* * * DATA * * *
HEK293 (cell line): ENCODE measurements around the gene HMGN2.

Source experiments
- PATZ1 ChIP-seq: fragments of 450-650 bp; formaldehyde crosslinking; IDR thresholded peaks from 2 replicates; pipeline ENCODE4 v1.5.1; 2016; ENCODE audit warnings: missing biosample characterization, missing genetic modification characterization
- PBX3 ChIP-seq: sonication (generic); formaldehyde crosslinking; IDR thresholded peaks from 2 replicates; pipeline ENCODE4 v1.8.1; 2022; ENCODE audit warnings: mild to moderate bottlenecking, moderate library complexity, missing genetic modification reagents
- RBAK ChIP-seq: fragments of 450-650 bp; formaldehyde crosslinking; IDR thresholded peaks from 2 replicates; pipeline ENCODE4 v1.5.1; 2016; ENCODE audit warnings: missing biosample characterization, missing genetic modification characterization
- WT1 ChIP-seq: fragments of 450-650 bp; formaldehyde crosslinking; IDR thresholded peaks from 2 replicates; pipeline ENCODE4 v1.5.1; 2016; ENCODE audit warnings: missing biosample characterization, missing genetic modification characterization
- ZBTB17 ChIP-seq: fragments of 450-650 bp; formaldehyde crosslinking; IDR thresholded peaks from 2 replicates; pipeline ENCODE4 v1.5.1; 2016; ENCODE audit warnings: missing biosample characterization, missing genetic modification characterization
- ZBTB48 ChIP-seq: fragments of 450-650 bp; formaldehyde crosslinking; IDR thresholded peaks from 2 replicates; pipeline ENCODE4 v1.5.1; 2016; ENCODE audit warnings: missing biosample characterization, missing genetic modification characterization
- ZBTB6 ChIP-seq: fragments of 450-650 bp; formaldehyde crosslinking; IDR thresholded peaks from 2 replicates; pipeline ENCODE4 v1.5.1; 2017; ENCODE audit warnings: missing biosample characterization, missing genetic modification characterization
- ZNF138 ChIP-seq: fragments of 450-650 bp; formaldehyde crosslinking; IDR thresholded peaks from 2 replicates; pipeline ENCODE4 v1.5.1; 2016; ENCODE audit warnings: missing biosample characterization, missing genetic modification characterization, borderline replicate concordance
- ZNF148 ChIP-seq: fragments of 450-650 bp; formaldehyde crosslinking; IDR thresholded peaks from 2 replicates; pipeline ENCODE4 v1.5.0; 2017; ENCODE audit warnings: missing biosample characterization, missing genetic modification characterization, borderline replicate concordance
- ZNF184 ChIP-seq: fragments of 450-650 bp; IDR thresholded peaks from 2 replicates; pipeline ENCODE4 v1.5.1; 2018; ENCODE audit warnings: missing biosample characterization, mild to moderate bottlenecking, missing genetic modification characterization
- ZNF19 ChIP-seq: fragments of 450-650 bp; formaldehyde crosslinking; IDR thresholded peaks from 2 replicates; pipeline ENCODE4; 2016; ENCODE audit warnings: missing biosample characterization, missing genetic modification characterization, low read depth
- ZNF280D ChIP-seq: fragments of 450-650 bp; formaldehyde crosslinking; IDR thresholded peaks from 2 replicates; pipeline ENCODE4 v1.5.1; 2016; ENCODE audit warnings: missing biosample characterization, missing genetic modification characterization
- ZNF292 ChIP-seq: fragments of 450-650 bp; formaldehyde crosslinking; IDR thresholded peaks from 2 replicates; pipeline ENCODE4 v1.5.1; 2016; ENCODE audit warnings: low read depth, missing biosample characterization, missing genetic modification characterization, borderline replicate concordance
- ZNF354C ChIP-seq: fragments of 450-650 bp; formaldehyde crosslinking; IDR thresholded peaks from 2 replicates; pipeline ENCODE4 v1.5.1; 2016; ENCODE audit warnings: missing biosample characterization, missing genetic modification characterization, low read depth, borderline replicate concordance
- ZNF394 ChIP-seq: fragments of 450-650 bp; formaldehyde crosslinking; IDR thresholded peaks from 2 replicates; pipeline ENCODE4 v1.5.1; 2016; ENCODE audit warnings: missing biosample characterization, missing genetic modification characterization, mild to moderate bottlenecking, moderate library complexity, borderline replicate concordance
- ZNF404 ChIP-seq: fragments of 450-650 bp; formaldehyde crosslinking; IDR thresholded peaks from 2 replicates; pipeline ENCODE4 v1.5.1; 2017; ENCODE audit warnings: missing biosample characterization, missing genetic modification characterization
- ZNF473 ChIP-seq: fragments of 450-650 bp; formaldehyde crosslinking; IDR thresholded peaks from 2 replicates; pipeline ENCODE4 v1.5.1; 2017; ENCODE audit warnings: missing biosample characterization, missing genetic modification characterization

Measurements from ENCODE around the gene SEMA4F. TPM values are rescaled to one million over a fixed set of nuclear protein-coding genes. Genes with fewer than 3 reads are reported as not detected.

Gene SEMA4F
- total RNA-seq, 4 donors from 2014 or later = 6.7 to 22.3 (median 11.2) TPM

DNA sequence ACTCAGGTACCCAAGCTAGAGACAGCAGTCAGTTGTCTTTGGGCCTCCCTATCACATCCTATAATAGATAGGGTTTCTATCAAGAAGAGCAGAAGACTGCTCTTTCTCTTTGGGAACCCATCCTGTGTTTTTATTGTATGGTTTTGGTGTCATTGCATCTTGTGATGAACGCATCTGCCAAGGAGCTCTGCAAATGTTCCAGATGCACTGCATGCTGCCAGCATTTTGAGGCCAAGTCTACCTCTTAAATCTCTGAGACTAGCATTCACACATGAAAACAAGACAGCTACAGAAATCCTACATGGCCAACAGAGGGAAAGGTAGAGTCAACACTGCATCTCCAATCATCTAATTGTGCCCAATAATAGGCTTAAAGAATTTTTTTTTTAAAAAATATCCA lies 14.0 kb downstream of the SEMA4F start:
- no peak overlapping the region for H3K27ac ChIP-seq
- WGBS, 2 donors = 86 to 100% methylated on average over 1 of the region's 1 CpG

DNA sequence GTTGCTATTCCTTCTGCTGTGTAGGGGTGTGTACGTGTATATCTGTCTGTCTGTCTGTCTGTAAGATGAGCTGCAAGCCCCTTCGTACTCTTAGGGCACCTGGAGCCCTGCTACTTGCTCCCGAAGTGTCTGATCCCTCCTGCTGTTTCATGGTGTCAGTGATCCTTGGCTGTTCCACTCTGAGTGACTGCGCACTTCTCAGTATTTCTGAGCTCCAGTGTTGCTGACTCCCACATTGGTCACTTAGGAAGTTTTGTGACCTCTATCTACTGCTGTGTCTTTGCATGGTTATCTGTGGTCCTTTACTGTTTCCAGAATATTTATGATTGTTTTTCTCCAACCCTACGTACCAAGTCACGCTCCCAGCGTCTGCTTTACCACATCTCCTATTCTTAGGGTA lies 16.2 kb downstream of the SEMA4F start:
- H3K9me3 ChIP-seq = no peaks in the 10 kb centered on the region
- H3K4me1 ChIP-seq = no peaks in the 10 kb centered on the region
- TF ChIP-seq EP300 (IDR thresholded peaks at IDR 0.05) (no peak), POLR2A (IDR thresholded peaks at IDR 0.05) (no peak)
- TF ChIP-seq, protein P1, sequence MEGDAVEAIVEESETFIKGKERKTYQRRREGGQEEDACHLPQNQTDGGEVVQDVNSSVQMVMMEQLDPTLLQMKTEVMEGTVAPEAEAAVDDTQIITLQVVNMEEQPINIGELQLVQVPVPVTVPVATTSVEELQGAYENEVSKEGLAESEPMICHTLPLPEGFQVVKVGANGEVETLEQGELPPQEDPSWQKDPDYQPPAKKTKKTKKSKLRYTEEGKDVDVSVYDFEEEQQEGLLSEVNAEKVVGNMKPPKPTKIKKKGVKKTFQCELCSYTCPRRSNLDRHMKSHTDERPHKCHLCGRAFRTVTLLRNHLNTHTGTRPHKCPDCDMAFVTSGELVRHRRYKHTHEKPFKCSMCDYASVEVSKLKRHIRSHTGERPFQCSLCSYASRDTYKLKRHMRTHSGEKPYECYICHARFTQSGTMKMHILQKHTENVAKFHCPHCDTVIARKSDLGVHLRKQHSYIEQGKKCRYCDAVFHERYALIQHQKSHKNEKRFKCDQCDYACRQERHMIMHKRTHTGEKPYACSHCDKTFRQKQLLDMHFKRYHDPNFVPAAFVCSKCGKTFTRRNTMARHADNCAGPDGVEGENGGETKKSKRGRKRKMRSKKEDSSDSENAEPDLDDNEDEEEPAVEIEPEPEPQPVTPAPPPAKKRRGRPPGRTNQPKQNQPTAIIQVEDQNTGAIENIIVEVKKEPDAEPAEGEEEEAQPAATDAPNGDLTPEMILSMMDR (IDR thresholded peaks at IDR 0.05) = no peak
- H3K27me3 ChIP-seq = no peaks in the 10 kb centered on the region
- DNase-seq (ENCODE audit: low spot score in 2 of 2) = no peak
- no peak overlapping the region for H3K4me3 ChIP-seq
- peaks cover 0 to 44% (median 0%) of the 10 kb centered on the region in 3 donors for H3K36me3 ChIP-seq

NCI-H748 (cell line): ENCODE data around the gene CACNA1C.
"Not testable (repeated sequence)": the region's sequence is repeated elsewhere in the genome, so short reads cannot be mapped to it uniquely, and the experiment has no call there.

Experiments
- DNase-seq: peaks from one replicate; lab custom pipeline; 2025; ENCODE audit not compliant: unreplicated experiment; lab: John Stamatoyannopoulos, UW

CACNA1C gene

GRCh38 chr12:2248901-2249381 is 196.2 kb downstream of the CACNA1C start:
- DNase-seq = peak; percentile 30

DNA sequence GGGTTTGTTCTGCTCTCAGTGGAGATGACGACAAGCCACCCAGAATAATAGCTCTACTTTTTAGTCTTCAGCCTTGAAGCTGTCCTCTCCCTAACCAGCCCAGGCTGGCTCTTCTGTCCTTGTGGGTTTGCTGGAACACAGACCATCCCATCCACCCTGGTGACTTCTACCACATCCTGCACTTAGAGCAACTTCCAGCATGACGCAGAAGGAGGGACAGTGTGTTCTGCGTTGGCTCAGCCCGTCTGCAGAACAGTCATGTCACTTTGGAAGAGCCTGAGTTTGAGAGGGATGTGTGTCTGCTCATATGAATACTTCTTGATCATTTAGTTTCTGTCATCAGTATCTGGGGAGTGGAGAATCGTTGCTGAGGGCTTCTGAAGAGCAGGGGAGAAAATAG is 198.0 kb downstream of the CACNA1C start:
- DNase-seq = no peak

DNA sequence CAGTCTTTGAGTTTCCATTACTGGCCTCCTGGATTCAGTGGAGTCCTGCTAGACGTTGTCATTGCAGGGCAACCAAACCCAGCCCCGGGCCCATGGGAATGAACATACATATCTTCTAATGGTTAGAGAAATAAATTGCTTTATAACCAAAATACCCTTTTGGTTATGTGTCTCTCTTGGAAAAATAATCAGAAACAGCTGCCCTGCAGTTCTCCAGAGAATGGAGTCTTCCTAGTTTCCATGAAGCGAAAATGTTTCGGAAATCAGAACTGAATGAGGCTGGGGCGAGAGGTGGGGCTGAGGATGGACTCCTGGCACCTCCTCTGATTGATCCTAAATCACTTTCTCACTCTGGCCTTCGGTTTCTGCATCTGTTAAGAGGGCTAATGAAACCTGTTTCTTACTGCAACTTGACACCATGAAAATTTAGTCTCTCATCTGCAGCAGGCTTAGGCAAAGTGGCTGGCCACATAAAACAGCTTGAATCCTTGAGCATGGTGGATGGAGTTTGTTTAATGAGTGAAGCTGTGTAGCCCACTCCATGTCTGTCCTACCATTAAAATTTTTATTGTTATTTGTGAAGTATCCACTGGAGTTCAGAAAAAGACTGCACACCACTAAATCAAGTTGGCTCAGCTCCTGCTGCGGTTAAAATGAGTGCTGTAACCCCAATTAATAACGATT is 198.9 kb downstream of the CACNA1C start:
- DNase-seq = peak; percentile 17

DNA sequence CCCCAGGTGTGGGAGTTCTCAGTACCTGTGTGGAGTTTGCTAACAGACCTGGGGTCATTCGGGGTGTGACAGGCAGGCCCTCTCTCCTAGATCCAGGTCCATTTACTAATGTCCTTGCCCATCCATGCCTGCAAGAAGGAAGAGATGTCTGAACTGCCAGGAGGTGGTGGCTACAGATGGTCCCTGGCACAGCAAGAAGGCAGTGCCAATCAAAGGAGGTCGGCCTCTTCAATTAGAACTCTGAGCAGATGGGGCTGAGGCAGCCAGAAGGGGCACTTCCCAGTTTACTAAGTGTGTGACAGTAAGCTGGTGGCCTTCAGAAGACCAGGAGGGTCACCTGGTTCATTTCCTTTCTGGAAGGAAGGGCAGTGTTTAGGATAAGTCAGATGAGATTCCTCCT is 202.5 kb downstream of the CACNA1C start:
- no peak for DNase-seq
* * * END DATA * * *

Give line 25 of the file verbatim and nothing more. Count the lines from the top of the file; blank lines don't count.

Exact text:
- WGBS, 2 donors = 86 to 100% methylated on average over 1 of the region's 1 CpG